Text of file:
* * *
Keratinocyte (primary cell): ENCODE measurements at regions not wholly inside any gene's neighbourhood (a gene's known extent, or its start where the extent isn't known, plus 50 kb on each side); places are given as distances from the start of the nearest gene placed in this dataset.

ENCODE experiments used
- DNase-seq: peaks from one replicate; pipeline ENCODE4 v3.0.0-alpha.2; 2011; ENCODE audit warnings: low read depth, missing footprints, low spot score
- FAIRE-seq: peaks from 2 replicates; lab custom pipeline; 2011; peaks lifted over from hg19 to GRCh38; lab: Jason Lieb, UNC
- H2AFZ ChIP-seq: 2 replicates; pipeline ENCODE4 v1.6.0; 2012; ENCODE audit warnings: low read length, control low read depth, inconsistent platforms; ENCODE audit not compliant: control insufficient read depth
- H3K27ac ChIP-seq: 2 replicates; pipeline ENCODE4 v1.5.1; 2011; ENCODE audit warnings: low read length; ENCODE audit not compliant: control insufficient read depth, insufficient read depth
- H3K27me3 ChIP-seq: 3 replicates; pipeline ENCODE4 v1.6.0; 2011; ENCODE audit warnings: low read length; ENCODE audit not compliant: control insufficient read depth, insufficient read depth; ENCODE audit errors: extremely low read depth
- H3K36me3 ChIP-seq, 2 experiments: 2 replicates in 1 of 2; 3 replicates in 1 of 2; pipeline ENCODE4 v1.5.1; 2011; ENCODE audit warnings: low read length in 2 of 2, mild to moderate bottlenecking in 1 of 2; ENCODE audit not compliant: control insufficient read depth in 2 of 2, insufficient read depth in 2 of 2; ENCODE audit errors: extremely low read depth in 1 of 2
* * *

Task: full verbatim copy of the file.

Keratinocyte (primary cell): ENCODE measurements at regions not wholly inside any gene's neighbourhood (a gene's known extent, or its start where the extent isn't known, plus 50 kb on each side); places are given as distances from the start of the nearest gene placed in this dataset.

ENCODE experiments used
- DNase-seq: peaks from one replicate; pipeline ENCODE4 v3.0.0-alpha.2; 2011; ENCODE audit warnings: low read depth, missing footprints, low spot score
- FAIRE-seq: peaks from 2 replicates; lab custom pipeline; 2011; peaks lifted over from hg19 to GRCh38; lab: Jason Lieb, UNC
- H2AFZ ChIP-seq: 2 replicates; pipeline ENCODE4 v1.6.0; 2012; ENCODE audit warnings: low read length, control low read depth, inconsistent platforms; ENCODE audit not compliant: control insufficient read depth
- H3K27ac ChIP-seq: 2 replicates; pipeline ENCODE4 v1.5.1; 2011; ENCODE audit warnings: low read length; ENCODE audit not compliant: control insufficient read depth, insufficient read depth
- H3K27me3 ChIP-seq: 3 replicates; pipeline ENCODE4 v1.6.0; 2011; ENCODE audit warnings: low read length; ENCODE audit not compliant: control insufficient read depth, insufficient read depth; ENCODE audit errors: extremely low read depth
- H3K36me3 ChIP-seq, 2 experiments: 2 replicates in 1 of 2; 3 replicates in 1 of 2; pipeline ENCODE4 v1.5.1; 2011; ENCODE audit warnings: low read length in 2 of 2, mild to moderate bottlenecking in 1 of 2; ENCODE audit not compliant: control insufficient read depth in 2 of 2, insufficient read depth in 2 of 2; ENCODE audit errors: extremely low read depth in 1 of 2